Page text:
4.3
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I bet I am not the only one who had a terrible year at school.  Here is one I remember.

 

Andrew Jackson Intermediate School, Detroit Michigan. The upper windows on the right opened on the band room.

I spent eight happy years at Stellwagen elementary school. Then it was time to say goodbye to long time classmates and bend to the will of school districting and educational alignment. While most of my classmates went to the same four year high school, a few of us on the edge of the district were assigned to ninth grade in an intermediate school before attending another three year “senior high” even farther from my home.

Jackson Intermediate was fed by a dozen or more elementary schools each sending a large contingent to the enrollment of 2,200. There were only a handful of us from my school.  There were no Stellwagen pals in any of my classes. It was especially bad the first hour of each school day. Our home room teacher was Miss Axelrod who was strict and the other kids I was with had been together at least two years in the seventh and eighth grades and many had been together since the beginning of elementary school.  I was clearly the outsider.

This year went in a blur. The only class I liked and can even remember is band. I played saxophone well enough to manage straightforward music. We played marches and arrangements of popular pieces prepared for bands like ours. I played first chair but Tony Aiuto, a seventh grader who played second chair, was better.  I also played in the studio orchestra and the dance band.

Across from me in the big band Sally and Daisey Sparkman, fraternal twins and both pretty, played flute.  I don’t remember saying a word to either that year. Later in high school we became good friends. I also played on Friday nights at Catholic School dances  with the Jimmy Hendrix orchestra. Jimmy was a 10th grader at a different school. He was also a Detroit Tiger bat boy. Cool. Music for a mediocre saxophone player was the only thing I had going. Even that took a dive when Mr. Van Orden bawled me out in front of the band when I couldn’t get the syncopation in “Rock-a-bye Baby”. Nothing worked that year.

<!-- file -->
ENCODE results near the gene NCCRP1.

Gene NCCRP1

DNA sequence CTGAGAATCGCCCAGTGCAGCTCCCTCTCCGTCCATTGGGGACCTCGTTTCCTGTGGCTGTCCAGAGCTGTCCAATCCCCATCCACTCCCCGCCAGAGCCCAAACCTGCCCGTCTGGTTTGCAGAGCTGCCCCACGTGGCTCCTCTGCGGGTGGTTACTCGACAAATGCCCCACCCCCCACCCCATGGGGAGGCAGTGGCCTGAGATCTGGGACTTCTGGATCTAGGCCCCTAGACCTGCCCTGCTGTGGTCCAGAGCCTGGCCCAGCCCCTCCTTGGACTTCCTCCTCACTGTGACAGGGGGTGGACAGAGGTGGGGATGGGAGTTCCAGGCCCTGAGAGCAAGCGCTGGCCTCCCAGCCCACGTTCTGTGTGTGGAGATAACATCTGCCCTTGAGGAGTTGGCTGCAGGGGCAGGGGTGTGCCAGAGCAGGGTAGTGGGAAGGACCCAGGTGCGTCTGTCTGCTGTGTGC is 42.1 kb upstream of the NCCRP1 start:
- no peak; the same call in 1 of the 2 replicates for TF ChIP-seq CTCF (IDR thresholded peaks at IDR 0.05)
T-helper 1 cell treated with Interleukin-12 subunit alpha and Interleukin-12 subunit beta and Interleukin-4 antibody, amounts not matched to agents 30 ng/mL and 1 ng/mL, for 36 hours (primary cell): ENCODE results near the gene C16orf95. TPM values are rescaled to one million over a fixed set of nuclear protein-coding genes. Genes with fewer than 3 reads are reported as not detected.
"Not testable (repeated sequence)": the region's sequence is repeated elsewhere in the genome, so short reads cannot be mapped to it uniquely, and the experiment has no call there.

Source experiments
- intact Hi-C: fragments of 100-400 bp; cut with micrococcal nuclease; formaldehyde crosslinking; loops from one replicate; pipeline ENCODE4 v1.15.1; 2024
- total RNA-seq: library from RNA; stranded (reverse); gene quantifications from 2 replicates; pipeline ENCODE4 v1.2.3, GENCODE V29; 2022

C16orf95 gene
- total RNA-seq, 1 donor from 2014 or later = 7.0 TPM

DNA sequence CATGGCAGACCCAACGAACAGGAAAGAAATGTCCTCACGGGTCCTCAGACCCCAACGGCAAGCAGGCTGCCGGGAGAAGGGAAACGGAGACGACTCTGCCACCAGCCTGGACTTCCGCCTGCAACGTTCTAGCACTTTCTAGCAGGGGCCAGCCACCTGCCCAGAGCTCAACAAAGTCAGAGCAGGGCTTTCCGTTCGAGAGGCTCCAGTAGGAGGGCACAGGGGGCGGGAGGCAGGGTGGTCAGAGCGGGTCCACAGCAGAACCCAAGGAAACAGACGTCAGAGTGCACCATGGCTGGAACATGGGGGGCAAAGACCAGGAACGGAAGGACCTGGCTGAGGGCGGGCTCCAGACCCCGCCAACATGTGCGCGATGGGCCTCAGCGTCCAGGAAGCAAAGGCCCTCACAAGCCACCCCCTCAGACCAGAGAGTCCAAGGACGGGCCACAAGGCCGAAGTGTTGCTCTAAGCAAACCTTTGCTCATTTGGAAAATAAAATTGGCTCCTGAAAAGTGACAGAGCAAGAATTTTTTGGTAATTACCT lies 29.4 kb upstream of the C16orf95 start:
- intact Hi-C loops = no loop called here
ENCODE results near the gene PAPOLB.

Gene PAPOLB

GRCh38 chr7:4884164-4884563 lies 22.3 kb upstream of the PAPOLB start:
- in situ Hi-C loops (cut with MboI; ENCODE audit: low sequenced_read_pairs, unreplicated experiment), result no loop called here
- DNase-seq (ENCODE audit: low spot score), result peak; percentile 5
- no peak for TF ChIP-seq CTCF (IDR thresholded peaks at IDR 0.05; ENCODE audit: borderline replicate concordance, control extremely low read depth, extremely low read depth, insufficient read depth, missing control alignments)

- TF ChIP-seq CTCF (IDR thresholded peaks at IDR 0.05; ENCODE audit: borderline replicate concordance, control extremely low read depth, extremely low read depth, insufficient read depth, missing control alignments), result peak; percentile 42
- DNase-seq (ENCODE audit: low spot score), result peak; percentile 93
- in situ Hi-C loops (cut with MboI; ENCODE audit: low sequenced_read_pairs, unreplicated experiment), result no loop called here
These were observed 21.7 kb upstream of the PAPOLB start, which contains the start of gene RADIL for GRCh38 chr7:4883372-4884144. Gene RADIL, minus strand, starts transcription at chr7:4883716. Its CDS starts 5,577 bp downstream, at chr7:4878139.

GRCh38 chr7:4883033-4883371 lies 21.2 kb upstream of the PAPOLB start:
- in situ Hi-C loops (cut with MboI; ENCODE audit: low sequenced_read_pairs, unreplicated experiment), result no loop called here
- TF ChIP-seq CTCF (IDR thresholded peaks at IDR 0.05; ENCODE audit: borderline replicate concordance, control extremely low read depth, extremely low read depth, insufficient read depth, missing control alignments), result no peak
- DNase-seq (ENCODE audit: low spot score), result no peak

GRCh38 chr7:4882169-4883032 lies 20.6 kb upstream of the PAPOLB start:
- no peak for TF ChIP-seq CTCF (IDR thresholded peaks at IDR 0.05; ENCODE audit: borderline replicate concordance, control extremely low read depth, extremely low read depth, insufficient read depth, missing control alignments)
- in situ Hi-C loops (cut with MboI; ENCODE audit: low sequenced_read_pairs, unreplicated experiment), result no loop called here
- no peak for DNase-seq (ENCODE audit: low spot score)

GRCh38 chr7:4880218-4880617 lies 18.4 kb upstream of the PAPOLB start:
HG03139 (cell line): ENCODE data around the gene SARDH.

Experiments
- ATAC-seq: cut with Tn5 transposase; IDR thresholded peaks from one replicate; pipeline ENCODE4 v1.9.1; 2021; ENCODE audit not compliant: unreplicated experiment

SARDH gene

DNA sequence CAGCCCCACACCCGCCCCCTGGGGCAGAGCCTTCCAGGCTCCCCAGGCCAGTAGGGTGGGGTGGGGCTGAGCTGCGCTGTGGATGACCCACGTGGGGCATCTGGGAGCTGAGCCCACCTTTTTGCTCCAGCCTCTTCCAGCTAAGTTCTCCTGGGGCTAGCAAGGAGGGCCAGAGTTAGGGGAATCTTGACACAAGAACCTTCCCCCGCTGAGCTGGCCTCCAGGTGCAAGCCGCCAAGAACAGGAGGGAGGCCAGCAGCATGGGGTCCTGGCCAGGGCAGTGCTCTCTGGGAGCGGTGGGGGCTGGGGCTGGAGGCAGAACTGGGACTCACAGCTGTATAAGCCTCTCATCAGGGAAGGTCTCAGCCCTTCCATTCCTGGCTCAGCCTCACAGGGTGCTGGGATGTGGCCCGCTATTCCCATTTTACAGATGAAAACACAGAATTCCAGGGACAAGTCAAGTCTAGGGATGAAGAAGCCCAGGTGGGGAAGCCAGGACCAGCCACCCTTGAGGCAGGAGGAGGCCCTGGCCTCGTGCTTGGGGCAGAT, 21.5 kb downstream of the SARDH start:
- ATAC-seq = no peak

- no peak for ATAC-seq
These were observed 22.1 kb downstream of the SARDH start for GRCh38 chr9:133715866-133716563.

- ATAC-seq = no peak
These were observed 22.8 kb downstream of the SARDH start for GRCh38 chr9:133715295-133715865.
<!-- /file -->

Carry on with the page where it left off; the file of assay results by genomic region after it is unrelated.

I walked to grade school for eight years, by myself or herding two younger brothers. I rode a city bus to Jackson. No school buses for us then. When school got to be too much, I didn’t get off the Warren Avenue bus at the usual  stop and went all the way downtown. It took about 30 minutes more. When I got off the bus, I would head to the J.L. Hudson Company Department Store.

I started on the first floor and walked every aisle on every floor until I had seen it all. At the time Hudson’s was the second largest department store in the country second only to Macy’s Herald Square. Hudson’s was the tallest retail building in the world at 29 stories. There was lots for me to see.

When I had had enough of Hudson’s I went to the Telenews Newsreel theater and watched the continuous reels until it was time to go home.

My parents never knew about this. My teachers never asked for a note. My dozen or so absences went unnoticed. The year ended. I had survived – alone.

Everything that went wrong at Jackson was righted at Southeastern High School where I spent three happy years. After that my time in school was positive and rewarding. Everything was easy after Jackson!

 

By Savvy Senior

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1 thought on “The Ninth Grade, ugh!!

  1. It was great to read about all those familiar names. That J.L. Hudson story really blew me away. I cant’n believe you would ever do anything that crazy. Love reading about all your experiences. Keep up the good work.
    Brother Joe

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